From ‘thumping’ to reclamation in the South China Sea, US accusations put China on the defensive. Is that the plan?
- The US has sensationalised claims of China’s island reclamation and exaggerated the danger of a Chinese pilot’s interception of a US spy plane, in what may be a larger effort to put China on the diplomatic defensive
Presenting sensationalism as fact is a part of “yellow journalism” which, in its late 19th century heyday, helped push the United States into war with Spain over Cuba and the Philippines, leading to US colonial control over the latter. Sensationalism seems to be enjoying a revival regarding China and the South China Sea.
Two recent incidents bear this out.
China, which often cites the carefully negotiated 2002 Declaration on the Conduct of Parties, denies the reclamation accusation.
The Asia Maritime Transparency Initiative (AMTI) at the Washington-based Centre for Strategic and International Studies made its reputation by “revealing” China’s South China Sea transgressions . But in this instance, its director Greg Poling said “commercial imaging cannot corroborate Bloomberg’s claims”.
But this allegation appears to be part of a US diplomacy campaign to portray the Chinese military as dangerously aggressive and reckless.
As a Newsweek report put it: “As the US and China compete across multiple domains, control of the information space is becoming increasingly important.” It added: “In 2022, the US and its allies began painting a picture of a Chinese military that was wildly audacious in asserting Beijing’s territorial claims, to the point of risking accidents.”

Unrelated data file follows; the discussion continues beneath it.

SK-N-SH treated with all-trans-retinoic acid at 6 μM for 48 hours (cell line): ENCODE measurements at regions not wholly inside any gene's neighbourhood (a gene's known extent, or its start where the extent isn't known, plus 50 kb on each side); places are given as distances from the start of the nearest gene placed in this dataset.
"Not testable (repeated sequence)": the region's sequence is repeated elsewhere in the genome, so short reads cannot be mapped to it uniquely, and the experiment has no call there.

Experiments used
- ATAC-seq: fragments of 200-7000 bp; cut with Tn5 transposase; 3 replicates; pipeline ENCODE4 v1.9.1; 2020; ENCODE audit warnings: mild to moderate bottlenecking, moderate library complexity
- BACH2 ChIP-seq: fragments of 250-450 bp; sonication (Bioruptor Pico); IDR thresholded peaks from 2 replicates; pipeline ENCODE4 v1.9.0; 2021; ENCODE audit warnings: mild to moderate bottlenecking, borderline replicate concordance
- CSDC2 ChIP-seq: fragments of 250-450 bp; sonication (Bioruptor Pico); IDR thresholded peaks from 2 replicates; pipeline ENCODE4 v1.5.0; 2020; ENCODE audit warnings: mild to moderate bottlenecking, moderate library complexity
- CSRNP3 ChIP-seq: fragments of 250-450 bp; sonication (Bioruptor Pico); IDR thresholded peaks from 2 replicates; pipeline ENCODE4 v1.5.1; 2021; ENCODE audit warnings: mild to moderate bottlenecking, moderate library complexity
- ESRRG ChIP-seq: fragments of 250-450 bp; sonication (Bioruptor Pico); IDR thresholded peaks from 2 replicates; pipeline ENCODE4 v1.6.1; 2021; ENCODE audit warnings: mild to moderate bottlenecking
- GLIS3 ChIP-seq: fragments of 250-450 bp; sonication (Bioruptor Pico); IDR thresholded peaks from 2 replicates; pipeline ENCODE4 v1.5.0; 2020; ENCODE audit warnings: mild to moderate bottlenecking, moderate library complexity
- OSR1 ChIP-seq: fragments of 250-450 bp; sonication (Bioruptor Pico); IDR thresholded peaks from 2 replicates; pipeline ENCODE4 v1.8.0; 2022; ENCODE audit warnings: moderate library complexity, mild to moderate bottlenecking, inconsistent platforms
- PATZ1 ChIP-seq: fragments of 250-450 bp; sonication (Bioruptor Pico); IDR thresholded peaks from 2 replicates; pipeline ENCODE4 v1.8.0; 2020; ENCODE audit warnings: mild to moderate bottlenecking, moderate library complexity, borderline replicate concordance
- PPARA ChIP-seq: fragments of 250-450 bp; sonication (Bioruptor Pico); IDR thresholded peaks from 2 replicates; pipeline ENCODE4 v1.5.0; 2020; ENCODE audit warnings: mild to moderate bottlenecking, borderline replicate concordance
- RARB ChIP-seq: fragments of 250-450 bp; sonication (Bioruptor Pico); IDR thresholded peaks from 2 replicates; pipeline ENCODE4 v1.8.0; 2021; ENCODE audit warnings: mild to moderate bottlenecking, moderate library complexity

China’s response was the US had “deliberately misled public opinion” on this. It blamed the US for “seriously violating the US-China Memorandum of Understanding (MOU) on the Rules of Behaviour for the Safety of Air and Maritime Encounters”.
The US said its aircraft was on a routine mission in international airspace.
The key questions are: what exactly was the intelligence collection aircraft doing and where, and who flew unsafely? The US has not clarified what its plane was doing and where exactly in international airspace it was when the incident occurred.
It may have been approaching China’s territorial airspace without identifying itself, an act that would attract a visual check from any country’s military.
Fact is, incidents such as aircraft interception happen more frequently than commonly thought and are not really dangerous. This incident and others are being exaggerated to bash China.
US pilots who fly these missions expect to be intercepted and know how to avoid a collision. Indeed, “thumping” – manoeuvring an aircraft so another is affected by its turbulent wake – is not rare. As a former pilot said: “Crying wolf over non-events desensitises the world to potential real incidents.”
The hullabaloo surrounding the two incidents seem unrelated. But they may be part of a larger effort to put China on the diplomatic defensive. As Ely Ratner, US assistant secretary of defence in Indo-Pacific security affairs, said, the US is entering “the most transformative year in US force posture in the region in a generation”. Given this, the US view must be taken with a big pinch of salt.
Mark J. Valencia is a non-resident senior research fellow at the Huayang Institute for Maritime Cooperation and Ocean Governance